Punjab hands over coal mine to controversial firm

  • Vishal Rambani, Hindustan Times, Patiala
  • Updated: May 24, 2015 13:11 IST

The Punjab government has once again given the coal mining contract to a controversial firm that had last year “blackmailed” the state power corporation by curtailing coal supplies to increase rates.

The Punjab Cabinet, on the recommendation of Punjab State Power Corporation Limited (PSPCL), has decided to hand over the mine allocated to it by the coal ministry to EMTA till a new developer is finalised.

The corporation has already floated tenders for finalising a new developer but the entire process may take four to six months.

Sources said the PSPCL proposal didn’t mention that it was the same company that had blackmailed the Punjab power utility leading to power crisis last summer.

PSPCL was reallocated the Pachhwara coal block ( Jharkhand) this year. The coal supply is expected to resume from the mines in the next six months after PSPCL finalises the new operator.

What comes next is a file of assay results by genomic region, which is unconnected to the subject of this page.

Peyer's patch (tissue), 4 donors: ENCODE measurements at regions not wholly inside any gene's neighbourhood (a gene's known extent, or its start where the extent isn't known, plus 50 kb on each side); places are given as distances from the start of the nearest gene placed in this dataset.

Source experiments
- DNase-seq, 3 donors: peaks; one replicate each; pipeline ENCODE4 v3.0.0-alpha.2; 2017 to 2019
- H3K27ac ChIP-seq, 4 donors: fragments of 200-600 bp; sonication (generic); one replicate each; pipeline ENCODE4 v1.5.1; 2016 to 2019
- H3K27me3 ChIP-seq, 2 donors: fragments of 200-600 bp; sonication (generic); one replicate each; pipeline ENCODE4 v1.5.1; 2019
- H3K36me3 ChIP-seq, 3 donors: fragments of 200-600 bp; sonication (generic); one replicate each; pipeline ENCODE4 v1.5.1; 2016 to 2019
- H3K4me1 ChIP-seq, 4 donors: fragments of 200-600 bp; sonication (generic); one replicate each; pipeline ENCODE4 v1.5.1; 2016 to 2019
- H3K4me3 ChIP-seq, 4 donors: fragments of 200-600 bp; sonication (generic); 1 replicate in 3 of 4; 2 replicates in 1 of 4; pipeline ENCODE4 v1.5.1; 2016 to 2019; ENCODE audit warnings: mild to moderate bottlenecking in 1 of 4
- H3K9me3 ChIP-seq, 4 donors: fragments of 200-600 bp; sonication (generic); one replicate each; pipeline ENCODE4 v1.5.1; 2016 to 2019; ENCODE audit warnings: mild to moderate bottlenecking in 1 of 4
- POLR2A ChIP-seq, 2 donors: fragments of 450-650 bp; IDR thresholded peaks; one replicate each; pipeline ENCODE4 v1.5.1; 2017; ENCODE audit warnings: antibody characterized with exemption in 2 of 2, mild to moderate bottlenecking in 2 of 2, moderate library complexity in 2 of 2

Earlier, EMTA, in joint venture with PSPCL, was operating the Pachhwara coal mine under the company name PANEM.

The Comptroller and Auditor General (CAG) had raised serious questions over the PSPCL’s joint venture with EMTA. “The tenders floated for selecting a joint venture partner were full of ambiguity. The PSPCL, however, didn’t invite fresh bids,” the CAG report had said.

PANEM had in 2013 and 2014 curtailed the coal supplies to PSPCL in summer forcing the power firm to shell out a huge sum running into several hundred crores to restore supplies.

Explaining the urgency behind the move, PSPCL chairman-cum-managing director KD Chaudhri said: “It will take another six months to finalise the new developer. We don’t have time. During summers, we need extra coal to meet the rising power demand. So the proposal was forwarded to the state government, after considering all pros and cons.” He added that EMTA coal will cost less than that of Coal India Limited.

Also, a fire had broke out in the mine and it became imperative to douse it before it turned the entire coal stock into ash, he said. “We asked the Jharkhand government for help, but they didn’t have infrastructure to tackle the mine fire. So, we had to initiate dialogue with EMTA to start operations,” said Chaudhri.

On EMTA’s chequered track record, he said: “We won’t let anyone exploit us this time.”

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